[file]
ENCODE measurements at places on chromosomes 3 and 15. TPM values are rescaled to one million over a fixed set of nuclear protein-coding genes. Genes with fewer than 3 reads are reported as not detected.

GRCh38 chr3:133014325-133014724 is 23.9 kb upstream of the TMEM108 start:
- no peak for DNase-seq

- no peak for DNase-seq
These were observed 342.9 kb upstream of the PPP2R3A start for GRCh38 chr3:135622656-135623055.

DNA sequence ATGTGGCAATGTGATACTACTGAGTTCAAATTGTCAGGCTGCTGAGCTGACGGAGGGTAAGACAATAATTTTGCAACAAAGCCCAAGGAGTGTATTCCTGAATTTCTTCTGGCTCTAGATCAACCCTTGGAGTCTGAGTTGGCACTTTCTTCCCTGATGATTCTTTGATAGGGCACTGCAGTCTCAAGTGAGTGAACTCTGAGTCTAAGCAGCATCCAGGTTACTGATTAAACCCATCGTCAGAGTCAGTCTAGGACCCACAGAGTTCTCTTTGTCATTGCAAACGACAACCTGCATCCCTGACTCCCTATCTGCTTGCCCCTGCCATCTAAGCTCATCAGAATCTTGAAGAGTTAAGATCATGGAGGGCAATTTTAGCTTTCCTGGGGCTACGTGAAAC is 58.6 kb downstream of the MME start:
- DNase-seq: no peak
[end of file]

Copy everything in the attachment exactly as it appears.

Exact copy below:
ENCODE measurements at places on chromosomes 3 and 15. TPM values are rescaled to one million over a fixed set of nuclear protein-coding genes. Genes with fewer than 3 reads are reported as not detected.

GRCh38 chr3:133014325-133014724 is 23.9 kb upstream of the TMEM108 start:
- no peak for DNase-seq

- no peak for DNase-seq
These were observed 342.9 kb upstream of the PPP2R3A start for GRCh38 chr3:135622656-135623055.

DNA sequence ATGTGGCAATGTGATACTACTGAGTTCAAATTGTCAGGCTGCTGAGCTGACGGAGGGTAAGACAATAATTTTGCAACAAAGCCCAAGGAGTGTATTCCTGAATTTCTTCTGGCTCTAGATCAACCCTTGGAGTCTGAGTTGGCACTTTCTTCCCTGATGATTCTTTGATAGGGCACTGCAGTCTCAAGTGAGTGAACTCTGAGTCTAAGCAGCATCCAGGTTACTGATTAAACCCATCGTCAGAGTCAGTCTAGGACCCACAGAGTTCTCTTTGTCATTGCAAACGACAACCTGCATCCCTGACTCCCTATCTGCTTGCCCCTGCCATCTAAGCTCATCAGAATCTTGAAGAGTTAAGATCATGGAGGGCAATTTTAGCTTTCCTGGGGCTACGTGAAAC is 58.6 kb downstream of the MME start:
- DNase-seq: no peak